(December 17, 2015 – Toronto, ON) – The Academy of Canadian Cinema & Television has announced that Wendy Crewson will be honoured with the 2016 Earle Grey Award at the 2016 Canadian Screen Awards in March, 2016.
“Mega-wattage Canadian star Wendy Crewson has an on-screen presence to be reckoned with in dozens of passionate performances, challenging roles and character-driven scripts,” said Academy Chair Martin Katz. “Wendy has amassed national and international acclaim in both commercial television shows and independent features throughout her celebrated career.”
Crewson’s big-screen credits range from indies: Sarah Polley’s Away From Her and Patricia Rozema’s Into The Forest, to blockbusters like the Arnold Schwarzenegger actioner The Sixth Day and as Harrison Ford’s First Lady in Air Force One. She can also be seen in The Vow, with Rachel McAdams, A Home At The End Of The World, with Colin Farrell and Bicentennial Man with Robin Williams. She received ACTRA Toronto’s 2006 Award of Excellence.
Wendy Crewson’s career boasts over 100 titles in film and television, from the award-winning indie feature Room to the Hollywood blockbuster trilogy The Santa Clause, starring opposite Tim Allen. Her many awards include: a Canadian Screen Award for Best Actress in a Feature Supporting Role (2013) for the popular CTV medical drama Saving Hope, as well as Gemini Awards for performances in At The End Of The Day: The Sue Rodriguez Story, The Many Trials Of One Jane Doe and The Man Who Lost Himself. Crewson was honoured with our Humanitarian Award for her charitable work fighting for a cure to ALS (Lou Gehrig’s disease) in 2002.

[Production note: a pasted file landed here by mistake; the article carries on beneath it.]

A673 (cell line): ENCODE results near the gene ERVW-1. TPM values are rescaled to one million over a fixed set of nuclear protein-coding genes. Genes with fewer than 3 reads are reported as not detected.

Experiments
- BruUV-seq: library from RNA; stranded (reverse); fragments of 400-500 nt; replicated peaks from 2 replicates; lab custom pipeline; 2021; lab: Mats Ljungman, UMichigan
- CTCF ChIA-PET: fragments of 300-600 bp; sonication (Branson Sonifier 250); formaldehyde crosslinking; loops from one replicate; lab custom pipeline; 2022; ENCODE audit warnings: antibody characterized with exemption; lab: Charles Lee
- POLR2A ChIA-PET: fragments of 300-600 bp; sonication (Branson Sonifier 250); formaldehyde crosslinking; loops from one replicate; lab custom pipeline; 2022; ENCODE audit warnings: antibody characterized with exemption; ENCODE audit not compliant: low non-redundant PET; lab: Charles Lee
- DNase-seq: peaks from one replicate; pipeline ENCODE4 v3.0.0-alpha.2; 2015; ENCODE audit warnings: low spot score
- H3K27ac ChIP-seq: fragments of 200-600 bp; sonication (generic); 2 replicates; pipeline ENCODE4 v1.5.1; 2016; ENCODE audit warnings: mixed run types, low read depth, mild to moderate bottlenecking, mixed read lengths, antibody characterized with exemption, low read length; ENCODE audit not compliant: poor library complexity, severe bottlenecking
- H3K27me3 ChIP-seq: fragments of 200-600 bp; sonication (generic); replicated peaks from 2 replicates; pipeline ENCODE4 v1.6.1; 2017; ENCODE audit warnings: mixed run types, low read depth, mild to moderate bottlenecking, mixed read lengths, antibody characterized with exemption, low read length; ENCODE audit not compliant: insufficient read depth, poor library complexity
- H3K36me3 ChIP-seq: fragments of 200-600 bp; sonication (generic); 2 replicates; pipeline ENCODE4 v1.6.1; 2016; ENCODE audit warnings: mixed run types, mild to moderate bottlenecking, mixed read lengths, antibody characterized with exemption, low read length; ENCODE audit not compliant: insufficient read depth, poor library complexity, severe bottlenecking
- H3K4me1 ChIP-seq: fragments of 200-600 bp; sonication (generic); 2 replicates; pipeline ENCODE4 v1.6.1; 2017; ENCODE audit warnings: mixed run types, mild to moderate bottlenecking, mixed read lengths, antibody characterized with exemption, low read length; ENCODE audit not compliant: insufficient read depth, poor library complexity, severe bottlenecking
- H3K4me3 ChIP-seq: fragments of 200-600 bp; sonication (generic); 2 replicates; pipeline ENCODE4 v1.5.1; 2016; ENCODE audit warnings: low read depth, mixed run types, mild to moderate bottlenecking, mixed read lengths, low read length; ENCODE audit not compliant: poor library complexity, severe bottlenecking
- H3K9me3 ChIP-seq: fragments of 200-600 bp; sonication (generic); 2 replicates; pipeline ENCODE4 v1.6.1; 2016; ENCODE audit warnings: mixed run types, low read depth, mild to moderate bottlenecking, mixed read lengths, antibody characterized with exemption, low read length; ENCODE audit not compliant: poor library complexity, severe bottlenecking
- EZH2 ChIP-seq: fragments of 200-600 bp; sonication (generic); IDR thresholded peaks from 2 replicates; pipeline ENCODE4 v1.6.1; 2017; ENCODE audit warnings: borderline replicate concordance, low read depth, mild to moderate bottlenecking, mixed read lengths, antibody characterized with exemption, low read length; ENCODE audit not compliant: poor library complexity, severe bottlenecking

The Earle Grey Award is presented to an actor/actress for a body of work in Canadian television, or for their significant contribution to the international profile of Canadian television.
Earle Grey was a dominant figure in early Canadian theatre. Originally from Dublin, he appeared with the Abbey Players, at Stratford-Upon-Avon, and at Oxford Playhouse. He lived in Canada for several years, and was the founder of RATS (Radio Artists of Toronto Society), which became ACRA (Association of Canadian Radio Artists), and finally ACTRA (Alliance of Canadian Cinema, Television and Radio Artists).